ROME (Reuters) - With the help of lasers, dancers and music from British rock star Sting, Michelangelo’s masterpieces are reaching new audiences outside the Vatican’s Sistine Chapel.
High definition images of the 500-year-old works are being projected onto the walls and ceiling of a symphony hall in Rome for a new show called “Giudizio Universale (Universal Judgment) - Michelangelo and the secrets of the Sistine Chapel”.
Produced by Italian creative director Marco Balich, the curator of the 2016 Rio Olympics opening ceremony, and set to music by Grammy-award winner Sting, the hour-long show sees performing artists take the audience through the pieces’ origin.
“The Creation of Adam”, portraying God giving life to Adam and which forms part of the ceiling in the Sistine Chapel, is one of several images that flows over and around the audience in the 270 degree show.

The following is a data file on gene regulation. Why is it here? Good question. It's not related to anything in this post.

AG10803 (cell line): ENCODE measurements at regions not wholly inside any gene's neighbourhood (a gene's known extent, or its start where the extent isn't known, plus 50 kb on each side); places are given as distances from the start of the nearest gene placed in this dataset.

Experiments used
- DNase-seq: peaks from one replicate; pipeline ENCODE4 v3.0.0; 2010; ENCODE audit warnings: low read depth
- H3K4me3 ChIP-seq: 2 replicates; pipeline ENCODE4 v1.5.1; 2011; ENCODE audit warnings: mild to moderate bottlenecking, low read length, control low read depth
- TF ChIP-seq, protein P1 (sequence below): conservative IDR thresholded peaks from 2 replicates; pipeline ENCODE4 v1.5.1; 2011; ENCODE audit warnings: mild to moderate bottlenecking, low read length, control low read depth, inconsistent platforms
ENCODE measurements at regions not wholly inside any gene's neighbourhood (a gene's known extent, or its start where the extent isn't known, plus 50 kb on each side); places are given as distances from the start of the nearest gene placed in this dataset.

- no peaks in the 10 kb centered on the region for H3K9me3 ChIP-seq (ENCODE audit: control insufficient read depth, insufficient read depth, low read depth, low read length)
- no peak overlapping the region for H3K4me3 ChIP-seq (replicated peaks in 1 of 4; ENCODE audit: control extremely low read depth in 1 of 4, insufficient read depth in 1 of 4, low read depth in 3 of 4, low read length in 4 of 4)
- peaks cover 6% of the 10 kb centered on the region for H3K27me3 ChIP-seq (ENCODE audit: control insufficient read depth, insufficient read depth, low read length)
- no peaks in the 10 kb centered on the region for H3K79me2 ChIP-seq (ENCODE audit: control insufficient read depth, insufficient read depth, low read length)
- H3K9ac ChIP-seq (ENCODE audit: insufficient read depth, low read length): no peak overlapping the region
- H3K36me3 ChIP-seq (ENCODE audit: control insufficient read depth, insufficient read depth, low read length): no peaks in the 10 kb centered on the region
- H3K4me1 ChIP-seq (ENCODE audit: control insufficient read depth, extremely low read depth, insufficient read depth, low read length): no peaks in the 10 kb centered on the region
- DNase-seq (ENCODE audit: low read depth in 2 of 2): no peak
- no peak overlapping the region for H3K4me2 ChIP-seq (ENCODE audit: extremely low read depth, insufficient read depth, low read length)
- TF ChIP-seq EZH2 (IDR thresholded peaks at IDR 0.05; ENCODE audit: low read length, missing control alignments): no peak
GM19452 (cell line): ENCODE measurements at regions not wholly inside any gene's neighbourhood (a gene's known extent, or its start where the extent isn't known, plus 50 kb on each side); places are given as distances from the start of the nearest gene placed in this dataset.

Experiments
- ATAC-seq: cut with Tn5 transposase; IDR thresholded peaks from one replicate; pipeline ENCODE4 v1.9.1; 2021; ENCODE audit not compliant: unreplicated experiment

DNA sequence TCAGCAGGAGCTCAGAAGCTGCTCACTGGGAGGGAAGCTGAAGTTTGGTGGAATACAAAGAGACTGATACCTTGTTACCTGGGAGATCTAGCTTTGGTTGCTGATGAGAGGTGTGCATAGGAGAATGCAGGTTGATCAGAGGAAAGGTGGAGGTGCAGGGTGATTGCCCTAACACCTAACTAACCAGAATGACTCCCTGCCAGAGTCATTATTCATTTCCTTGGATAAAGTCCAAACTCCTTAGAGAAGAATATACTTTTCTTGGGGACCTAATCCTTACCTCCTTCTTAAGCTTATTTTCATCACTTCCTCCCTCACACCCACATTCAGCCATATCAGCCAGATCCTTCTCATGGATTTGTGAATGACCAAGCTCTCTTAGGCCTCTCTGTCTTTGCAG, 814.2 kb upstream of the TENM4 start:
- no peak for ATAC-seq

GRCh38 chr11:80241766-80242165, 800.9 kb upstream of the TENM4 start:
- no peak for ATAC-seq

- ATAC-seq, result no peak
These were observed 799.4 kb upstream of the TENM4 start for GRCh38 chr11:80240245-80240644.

Balich, whose work was approved by the Vatican museum, said the idea for the immersive production was born of his wish to show his four teenage children that the Italian Renaissance artist was a superhero of his time.
“Every time I mentioned to them ‘Oh, let’s go to the museum’ they were like ‘Uff’,” he told Reuters.
“I went to see six times Batman, seven editions of Spider-man and I said ‘Now I’ll show you that Michelangelo is a superhero of the time’.”
The show also allows the masterpieces to be seen by more people. Queues to enter the Sistine Chapel are frequently long, with up to 20,000 people a day attempting to visit in the high tourist season in the European summer.
Balich’s show will run until March. The Venetian artist said he was considering whether to use the format for other landmark monuments such as the Egyptian pyramids or the Great Wall of China.
Writing by Patrick Johnston in London; Editing by Alison Williams